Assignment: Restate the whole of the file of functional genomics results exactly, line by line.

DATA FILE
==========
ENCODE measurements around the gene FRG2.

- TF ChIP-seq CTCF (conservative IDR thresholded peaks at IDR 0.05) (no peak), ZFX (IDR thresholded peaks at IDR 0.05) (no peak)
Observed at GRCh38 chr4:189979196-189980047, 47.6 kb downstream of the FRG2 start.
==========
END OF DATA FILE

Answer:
ENCODE measurements around the gene FRG2.

- TF ChIP-seq CTCF (conservative IDR thresholded peaks at IDR 0.05) (no peak), ZFX (IDR thresholded peaks at IDR 0.05) (no peak)
Observed at GRCh38 chr4:189979196-189980047, 47.6 kb downstream of the FRG2 start.